081893 Neil Young with Booker T and the MG’s/Pearl Jam/Soundgarden/Blues Traveller, Toronto, ON

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On August 18th, 1993 I went to Exhibition Stadium in Toronto to what could have been (and in many ways was) an epic day of music.  Blues Traveler, Soundgarden and Pearl Jam and the great Neil Young who was fronting Booker T & the MG’s, all in an outdoor stadium on a beautiful day.  It was a dreamy lineup, one of the world’s top harmonica players opening for two of the biggest grunge acts going (aside from Nirvana of course), topped off with the Granddaddy of Grunge himself Neil Young, playing a hometown show with a group of musical legends in his backup band.

The problem was the sound.  From my seats a third of the way up the southern bleachers the sound was probably the worst I’ve heard at a concert.  John Popper’s instrumental flurries were lost on me as the wind carried his harmonica notes out of the stadium and over Lake Ontario.  Soundgarden is a thick sounding band at the best of times, and with little sonic clarity it all sounded like a wash of distortion.  

The sound was no better for the amazing Pearl Jam, but during their set something incredible happened.  Throughout the afternoon security guys stood just feet apart protecting the perimeter of the floor section.  The red-shirts stood menacingly at the gates and the fences, almost daring someone to make a move, while in the stands virtually everyone was eyeing the floor as a great place to be.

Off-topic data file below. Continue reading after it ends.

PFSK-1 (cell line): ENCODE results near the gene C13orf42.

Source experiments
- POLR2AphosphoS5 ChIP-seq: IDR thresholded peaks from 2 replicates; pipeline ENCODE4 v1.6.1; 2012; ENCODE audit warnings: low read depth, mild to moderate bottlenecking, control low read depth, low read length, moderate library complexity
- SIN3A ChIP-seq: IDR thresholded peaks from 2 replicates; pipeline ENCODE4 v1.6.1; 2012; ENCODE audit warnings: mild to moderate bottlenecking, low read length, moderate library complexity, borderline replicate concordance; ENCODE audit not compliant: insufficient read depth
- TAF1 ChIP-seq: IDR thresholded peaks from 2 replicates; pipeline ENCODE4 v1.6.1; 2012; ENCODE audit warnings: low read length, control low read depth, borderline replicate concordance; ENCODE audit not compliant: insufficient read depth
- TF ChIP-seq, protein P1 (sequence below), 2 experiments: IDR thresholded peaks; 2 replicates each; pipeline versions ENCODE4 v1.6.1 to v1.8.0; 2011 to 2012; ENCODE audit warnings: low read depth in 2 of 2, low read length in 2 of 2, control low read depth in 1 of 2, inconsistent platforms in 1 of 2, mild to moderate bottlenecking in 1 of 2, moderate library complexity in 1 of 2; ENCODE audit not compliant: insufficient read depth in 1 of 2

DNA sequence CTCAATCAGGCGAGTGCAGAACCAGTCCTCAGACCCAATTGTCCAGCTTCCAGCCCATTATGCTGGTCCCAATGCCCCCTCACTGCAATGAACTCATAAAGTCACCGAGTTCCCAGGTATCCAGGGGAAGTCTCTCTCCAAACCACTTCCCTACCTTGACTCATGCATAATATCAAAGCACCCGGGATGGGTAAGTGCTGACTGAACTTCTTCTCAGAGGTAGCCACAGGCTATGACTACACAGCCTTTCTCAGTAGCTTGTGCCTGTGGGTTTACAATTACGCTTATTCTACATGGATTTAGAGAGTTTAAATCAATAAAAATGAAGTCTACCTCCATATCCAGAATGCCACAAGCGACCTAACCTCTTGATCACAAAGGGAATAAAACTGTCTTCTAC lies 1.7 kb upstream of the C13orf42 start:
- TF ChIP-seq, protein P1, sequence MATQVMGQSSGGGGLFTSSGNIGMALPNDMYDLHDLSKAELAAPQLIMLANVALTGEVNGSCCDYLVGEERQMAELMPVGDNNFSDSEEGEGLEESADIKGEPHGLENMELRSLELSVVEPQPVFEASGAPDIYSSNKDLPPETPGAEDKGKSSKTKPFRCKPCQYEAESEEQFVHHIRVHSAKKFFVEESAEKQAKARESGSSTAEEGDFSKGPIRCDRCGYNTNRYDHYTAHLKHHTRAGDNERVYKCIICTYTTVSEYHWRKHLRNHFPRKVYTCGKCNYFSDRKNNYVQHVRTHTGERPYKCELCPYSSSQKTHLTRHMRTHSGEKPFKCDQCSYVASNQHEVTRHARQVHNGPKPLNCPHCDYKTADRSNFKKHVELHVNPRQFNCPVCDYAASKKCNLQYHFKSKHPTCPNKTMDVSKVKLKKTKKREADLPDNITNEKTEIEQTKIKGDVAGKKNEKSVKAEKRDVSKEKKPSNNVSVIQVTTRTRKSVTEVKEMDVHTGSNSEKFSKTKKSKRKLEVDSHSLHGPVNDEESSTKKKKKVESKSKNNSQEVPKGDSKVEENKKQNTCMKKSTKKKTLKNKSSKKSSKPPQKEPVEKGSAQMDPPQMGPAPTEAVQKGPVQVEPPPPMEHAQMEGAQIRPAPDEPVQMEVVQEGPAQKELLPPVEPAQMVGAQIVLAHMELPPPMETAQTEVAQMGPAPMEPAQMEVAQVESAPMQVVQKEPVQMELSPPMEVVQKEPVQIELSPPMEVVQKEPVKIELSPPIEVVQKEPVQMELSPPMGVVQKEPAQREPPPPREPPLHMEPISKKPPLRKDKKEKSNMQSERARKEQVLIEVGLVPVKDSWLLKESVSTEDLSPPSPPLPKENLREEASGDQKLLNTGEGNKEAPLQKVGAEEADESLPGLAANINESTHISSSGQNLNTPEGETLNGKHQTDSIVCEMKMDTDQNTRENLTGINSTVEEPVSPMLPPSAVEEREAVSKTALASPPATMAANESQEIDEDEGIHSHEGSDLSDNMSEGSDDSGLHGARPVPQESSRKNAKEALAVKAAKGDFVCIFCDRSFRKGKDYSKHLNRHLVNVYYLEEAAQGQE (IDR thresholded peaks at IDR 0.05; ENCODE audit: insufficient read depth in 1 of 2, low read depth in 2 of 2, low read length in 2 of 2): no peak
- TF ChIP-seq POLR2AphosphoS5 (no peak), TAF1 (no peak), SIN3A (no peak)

Early into their set Pearl Jam was kicking things out hard when a guy made a break for it.  In a bound the dude jumps the fence and hits the floor running.  Instantly a dozen security guys take pursuit, abandoning their posts and leaving an entire section unguarded.

Grasping the opportunity a thousand people stormed the gates at once, flooding onto the floor en masse while even more security guards gave chase to the original infiltrator.  For some reason I decided to stay where I was, and from my perch I saw the sacrificial lamb get caught and pulled from the crowd by a dozen poorly-trained security dudes, while more and more people freely ran onto the floor section.

An image that stands in my mind is one redshirt security guy who held his ground at one of the gates.  He knew there was no holding the crowd back so he just stood there, his raised hands a symbolic gesture against the rushing crowd.  Hundreds of people poured past him, some guys even even high-fived him as he stood frozen in a moot show of holding down his post.

I don’t know why I didn’t join the crowd on the floor, certainly the sound didn’t get any better where I was siiting for Neil Young’s set.  

And that’s too bad – checking the setlist online I see song after song that would have pleased me to no end, if only I could hear them.  I cupped my hands over my ears to make out strains of Mr. Soul, Powderfinger, Harvest Moon and Down By The River, and all with Steve Cropper on guitar and Donald “Duck” Dunn on bass.  Neil encored with a couple of cover songs, Dock Of The Bay and All Along The Watchtower but the true highlight of the entire day was the final song, Eddie Vedder joining Neil and the band on the new rock and roll anthem Rockin’ In The Free World.

I barely heard it but it was so good that just seeing it was enough.

Years later I was sitting in a bar when I saw the demolition the old Exhibition Stadium on television silently flickering in the corner.  Though I’ve seen some great shows in that monstrosity I thought of the horrible, horrible sound and raised my beer to the TV.   

“Good riddance,” I said to no one in particular.

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